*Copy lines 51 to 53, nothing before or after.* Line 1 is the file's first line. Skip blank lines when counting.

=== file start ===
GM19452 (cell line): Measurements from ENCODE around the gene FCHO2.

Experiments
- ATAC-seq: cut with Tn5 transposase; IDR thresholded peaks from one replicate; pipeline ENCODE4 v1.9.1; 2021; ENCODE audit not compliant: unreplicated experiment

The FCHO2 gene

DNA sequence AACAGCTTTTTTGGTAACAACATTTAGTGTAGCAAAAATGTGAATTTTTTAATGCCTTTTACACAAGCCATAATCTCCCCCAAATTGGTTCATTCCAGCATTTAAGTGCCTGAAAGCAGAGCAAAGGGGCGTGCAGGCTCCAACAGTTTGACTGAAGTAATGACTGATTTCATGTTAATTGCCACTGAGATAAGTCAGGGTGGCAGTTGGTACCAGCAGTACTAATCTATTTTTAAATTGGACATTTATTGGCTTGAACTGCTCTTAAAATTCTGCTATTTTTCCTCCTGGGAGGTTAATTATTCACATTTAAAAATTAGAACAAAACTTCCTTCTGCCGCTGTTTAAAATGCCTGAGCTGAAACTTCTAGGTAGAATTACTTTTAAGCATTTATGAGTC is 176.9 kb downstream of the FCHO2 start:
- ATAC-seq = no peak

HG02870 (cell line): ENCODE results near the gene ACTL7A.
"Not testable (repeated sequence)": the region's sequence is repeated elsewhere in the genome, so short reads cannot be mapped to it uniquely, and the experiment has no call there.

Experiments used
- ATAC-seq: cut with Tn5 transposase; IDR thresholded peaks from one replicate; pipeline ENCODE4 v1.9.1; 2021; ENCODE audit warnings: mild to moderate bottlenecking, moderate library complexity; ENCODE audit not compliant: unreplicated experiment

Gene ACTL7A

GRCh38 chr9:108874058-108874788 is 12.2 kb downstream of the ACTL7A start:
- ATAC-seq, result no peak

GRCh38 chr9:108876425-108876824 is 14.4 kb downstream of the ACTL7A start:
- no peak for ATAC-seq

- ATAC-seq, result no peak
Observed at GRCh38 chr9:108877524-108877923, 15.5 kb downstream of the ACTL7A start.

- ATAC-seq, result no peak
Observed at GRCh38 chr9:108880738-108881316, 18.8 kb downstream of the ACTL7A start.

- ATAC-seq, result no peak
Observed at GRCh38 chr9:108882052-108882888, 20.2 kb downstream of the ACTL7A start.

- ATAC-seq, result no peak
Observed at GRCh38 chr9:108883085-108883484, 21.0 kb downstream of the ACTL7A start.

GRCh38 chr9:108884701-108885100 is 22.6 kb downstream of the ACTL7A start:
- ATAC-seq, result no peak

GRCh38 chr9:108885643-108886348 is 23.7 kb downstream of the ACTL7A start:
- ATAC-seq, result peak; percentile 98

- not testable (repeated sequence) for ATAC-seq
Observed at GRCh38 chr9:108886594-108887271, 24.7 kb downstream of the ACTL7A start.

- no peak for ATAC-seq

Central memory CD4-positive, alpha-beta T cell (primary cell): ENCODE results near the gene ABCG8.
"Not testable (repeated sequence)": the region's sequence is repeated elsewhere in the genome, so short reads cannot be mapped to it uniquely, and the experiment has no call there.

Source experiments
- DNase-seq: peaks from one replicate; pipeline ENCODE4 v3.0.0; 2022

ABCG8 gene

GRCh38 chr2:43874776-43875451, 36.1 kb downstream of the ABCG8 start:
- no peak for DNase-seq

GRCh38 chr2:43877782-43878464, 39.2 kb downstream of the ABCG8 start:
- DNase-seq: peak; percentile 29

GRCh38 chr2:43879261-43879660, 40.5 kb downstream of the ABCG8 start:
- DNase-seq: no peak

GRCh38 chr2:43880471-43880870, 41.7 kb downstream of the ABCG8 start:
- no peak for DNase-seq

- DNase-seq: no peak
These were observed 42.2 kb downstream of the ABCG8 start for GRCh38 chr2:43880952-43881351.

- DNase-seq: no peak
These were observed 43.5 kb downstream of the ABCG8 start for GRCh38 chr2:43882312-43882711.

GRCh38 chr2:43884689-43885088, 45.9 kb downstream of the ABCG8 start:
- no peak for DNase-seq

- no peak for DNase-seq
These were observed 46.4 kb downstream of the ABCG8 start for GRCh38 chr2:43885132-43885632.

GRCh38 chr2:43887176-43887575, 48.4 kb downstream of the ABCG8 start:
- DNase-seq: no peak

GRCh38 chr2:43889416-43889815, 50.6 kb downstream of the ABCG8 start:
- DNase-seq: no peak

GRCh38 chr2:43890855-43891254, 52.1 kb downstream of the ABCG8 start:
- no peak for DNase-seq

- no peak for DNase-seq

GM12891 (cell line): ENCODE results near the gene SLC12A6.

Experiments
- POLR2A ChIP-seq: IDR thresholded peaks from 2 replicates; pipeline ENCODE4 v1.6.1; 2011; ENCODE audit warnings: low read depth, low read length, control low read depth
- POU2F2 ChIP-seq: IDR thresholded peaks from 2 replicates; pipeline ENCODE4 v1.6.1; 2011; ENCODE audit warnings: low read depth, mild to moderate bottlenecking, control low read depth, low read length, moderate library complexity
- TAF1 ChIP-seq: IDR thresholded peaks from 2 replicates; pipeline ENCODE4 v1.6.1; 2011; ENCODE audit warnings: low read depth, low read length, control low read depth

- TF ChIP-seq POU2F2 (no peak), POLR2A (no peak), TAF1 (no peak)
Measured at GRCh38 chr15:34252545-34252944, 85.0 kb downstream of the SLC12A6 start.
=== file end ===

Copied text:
These were observed 46.4 kb downstream of the ABCG8 start for GRCh38 chr2:43885132-43885632.

GRCh38 chr2:43887176-43887575, 48.4 kb downstream of the ABCG8 start:
- DNase-seq: no peak